When was the last time you gave much thought to your basement? Mysteriously, this cave-like space has been widely forgotten in the decorating space (unless you’re in the 1% who transform their lower levels into impressive wine cellars, home theaters, and at-home spas). What if you just want a regular well-decorated room to enjoy with your family? Along this line, one of our readers had a question for us: How do you make a basement actually look good?
Basements aren’t the most visually appealing rooms: Low ceilings, second-grade finishes, and a lack of natural light can make them hard to decorate. But we’re always up for a challenge here at MyDomaine, and we came up with seven creative solutions to transform your basement from boring to inviting. From how to camouflage your small windows to how to make your ceilings feel higher, we’ve got all the solutions you need to make this forgotten room the best in the house.
Think of all those underground cocktail bars you’ve been to in your lifetime. They all have one thing in common: They’re dark and moody. Interior designers agree that you shouldn't fight the natural darkness of a room by painting it white. Instead, the best thing to do is to embrace the gloomy vibes and opt for a dark, moody color. So go über-dramatic in your underground space—it will feel cozy and lounge-y, rather than like a boring room with low ceilings and no natural light.
Short, stumpy windows typical of a basement seldom look good, but at least they provide a slither of natural light in an otherwise pitch-black space. To hide those unsightly windows at night or when entertaining, pick extra-long opaque Roman shades and hang them as high as possible. While you can’t camouflage windows when the shades are up, you can make them look extra long at night, mimicking a regular window.
You have a basement, essentially an entire extra floor to make it what you like—lucky you! Why not make it a dream room that’s fun and playful? Have you always wanted to have a ping-pong table, a home cinema, or a wet bar? Go wild. Just remember you don’t have to abide by the bad basement clichés. Keep your room as elevated as you would any other in the house. Pool-table lighting need not apply.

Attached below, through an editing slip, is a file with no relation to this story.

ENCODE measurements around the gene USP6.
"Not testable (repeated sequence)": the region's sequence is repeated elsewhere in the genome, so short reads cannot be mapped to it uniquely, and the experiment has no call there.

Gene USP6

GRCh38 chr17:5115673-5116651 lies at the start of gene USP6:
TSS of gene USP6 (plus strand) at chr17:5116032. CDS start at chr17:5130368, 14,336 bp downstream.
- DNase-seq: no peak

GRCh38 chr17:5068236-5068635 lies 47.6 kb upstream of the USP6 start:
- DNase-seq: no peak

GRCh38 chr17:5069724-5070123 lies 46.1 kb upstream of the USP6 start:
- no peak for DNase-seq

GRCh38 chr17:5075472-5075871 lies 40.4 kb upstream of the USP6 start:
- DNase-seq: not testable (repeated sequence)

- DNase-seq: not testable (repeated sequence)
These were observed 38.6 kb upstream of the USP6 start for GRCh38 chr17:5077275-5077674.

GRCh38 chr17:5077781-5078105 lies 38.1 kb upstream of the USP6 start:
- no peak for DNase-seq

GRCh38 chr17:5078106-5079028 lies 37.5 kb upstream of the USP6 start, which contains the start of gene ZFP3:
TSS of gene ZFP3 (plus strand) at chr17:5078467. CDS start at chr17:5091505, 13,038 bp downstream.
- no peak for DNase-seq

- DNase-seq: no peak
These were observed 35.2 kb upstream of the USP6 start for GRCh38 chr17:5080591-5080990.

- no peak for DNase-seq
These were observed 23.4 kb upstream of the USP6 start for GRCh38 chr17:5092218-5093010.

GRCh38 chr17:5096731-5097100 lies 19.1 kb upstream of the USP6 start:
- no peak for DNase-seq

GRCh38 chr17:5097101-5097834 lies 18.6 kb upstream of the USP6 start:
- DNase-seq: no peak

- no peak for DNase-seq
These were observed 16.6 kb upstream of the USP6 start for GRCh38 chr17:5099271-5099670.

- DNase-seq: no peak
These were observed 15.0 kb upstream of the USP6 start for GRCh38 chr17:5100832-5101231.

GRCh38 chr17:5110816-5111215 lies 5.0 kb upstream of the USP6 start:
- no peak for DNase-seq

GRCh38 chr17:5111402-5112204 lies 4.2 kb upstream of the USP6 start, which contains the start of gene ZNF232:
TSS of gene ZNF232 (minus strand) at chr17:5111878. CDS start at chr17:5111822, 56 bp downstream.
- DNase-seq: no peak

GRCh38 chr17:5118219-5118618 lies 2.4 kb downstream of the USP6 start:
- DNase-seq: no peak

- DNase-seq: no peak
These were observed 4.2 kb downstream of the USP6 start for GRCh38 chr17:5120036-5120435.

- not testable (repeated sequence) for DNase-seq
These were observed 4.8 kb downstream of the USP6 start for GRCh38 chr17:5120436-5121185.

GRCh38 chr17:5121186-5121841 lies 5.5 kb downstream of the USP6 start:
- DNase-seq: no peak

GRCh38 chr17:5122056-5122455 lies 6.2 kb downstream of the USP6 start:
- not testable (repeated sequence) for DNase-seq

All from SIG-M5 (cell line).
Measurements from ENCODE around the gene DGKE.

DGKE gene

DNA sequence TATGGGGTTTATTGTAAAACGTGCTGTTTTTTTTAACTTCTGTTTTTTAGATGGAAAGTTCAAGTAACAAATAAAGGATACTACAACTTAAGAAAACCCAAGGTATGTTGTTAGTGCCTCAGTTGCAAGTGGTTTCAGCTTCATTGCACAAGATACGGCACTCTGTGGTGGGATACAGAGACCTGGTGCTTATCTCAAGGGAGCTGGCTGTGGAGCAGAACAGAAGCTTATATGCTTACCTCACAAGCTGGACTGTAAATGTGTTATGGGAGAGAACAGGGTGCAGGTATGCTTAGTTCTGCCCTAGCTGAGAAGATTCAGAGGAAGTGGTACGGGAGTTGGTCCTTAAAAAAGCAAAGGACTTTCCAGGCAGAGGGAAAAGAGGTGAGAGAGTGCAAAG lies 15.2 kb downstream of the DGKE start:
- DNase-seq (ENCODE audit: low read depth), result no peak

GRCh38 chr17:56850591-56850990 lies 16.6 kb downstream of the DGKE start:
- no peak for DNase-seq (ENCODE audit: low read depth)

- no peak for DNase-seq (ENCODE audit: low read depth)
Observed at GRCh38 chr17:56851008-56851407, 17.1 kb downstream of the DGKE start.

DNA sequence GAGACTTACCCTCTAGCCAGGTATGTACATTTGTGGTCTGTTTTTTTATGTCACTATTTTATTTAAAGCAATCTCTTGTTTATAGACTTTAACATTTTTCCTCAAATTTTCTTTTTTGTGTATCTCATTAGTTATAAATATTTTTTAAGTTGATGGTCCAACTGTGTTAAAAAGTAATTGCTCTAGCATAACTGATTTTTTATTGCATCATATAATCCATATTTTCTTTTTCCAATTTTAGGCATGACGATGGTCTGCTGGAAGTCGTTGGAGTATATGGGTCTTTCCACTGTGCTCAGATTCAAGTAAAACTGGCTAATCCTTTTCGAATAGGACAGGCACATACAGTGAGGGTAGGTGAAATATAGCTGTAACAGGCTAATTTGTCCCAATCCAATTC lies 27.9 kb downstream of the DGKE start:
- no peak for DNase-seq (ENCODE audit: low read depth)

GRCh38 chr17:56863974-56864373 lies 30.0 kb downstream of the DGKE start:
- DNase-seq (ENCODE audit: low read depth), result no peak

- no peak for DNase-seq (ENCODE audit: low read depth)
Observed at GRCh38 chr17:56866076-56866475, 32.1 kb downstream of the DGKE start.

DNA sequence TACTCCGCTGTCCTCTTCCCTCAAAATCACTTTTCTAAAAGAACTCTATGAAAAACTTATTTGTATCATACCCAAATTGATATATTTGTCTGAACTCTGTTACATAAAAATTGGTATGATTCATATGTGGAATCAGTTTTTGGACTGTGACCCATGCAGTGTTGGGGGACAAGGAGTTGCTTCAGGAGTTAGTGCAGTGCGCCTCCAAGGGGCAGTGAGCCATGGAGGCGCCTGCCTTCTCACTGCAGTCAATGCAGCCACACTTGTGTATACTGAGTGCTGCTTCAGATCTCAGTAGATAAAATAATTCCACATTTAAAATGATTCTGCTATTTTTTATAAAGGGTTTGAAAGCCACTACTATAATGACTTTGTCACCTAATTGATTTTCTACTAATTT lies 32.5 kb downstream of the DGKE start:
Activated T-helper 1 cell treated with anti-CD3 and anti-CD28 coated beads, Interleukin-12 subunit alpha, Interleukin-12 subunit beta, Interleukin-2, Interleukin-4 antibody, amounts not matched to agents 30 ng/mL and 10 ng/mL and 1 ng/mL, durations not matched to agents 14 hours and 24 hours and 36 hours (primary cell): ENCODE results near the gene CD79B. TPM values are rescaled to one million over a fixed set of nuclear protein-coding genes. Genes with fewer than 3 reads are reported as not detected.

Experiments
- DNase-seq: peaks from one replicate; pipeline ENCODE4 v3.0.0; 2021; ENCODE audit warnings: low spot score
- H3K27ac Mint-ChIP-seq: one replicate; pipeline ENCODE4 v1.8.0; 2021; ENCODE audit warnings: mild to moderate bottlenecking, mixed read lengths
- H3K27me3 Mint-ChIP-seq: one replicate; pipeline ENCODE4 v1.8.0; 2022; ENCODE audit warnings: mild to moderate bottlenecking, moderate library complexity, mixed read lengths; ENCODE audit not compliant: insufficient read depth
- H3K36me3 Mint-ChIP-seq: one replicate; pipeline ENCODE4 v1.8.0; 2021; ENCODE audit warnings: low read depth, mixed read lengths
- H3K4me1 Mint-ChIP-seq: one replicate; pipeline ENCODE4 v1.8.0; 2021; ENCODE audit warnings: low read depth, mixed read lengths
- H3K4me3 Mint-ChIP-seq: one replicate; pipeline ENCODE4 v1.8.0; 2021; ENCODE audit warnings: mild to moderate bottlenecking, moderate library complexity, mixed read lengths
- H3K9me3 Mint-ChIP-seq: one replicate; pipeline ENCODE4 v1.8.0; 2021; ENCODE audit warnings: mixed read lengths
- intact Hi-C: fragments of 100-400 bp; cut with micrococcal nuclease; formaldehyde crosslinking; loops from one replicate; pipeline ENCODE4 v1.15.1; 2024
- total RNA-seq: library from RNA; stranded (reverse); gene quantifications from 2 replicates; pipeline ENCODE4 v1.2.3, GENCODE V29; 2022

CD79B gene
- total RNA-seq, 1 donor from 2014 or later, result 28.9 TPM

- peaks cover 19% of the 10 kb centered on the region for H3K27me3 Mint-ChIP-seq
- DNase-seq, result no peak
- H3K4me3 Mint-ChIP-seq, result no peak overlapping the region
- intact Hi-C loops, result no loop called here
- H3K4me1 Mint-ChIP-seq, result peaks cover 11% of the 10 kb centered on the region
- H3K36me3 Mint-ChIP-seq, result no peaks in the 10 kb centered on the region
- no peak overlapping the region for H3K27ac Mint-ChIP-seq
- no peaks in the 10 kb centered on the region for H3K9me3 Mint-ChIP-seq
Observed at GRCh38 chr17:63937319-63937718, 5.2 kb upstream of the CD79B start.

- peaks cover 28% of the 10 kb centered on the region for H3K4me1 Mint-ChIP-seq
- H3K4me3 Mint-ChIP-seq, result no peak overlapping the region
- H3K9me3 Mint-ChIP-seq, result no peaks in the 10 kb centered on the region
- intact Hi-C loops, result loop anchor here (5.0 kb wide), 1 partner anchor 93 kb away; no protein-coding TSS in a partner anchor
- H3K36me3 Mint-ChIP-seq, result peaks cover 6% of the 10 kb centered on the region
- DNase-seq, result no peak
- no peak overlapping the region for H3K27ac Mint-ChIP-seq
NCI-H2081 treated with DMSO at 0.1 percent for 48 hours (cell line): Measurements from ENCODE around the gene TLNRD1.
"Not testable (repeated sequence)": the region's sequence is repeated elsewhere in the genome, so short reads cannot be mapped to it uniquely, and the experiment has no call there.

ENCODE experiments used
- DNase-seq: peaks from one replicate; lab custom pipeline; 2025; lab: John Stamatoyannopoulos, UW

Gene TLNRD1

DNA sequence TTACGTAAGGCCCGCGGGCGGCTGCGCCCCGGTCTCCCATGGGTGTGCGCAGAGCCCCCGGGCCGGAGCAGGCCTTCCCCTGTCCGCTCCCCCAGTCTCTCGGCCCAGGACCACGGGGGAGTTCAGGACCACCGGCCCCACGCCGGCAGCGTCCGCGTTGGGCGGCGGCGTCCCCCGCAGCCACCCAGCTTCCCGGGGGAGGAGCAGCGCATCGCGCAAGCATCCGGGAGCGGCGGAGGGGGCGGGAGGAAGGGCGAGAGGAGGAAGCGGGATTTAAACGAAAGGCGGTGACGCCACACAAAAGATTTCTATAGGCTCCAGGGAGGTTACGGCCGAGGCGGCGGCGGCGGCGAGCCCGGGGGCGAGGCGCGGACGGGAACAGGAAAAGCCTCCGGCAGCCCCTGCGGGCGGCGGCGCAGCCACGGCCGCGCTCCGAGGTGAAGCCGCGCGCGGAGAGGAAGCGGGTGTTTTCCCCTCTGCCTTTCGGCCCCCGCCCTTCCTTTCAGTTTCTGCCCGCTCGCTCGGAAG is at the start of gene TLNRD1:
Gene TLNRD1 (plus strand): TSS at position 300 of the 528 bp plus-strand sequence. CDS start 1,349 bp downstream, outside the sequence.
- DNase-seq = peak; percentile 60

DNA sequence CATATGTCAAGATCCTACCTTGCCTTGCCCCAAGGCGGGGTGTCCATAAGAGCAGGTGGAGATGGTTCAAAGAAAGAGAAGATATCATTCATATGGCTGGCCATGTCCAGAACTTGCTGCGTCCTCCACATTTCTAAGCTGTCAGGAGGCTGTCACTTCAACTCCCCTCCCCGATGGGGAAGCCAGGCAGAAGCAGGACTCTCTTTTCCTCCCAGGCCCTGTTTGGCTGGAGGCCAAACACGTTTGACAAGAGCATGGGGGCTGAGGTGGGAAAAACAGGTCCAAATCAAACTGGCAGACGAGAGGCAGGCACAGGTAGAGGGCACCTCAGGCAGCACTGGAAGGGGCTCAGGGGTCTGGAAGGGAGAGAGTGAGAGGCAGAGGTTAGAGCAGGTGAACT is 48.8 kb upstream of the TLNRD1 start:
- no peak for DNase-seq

Since ceilings are typically low in basements, the best way to trick the eye into making the ceiling feel higher is to use low-slung furniture. Think close-to-the-ground sofas and low coffee tables. Poufs and floor cushions are also great alternatives to club chairs, and they provide that covetable lounge-y feeling.
Most rooms in the house serve a clear purpose: Bedrooms are for sleeping, and kitchens are for cooking. But basements lack a clear identity. Too often, they end up being furnished with a mishmash of hand-me-downs and castoffs that serve no real purpose. Treat your lower level the same as you would any other room. First, ask yourself how you want to use the space. Do you want a TV room, an entertaining space, or a playroom? Put some thought into how you use the space, and decorate accordingly to make it visually appealing but also functional.
Another typical characteristic of a basement is that the space is often very big, with no defined rooms. Because of this, furniture can end up looking lost when you don’t know where to rest your eye in a room. To counter this, define one clear focal point in your room: Is it a large piece of artwork, a fireplace, or a bar? The minute you walk down those stairs, the focal point should be obvious.
While using low-slung furniture in the middle of the room is the best way to make a space’s ceilings feel higher, another good trick is to fill the walls from floor to ceiling. Work with bookcases or artwork to fill wall space—they will not only bring height to your ceilings but also decorate the empty walls that most likely reside in your basement.
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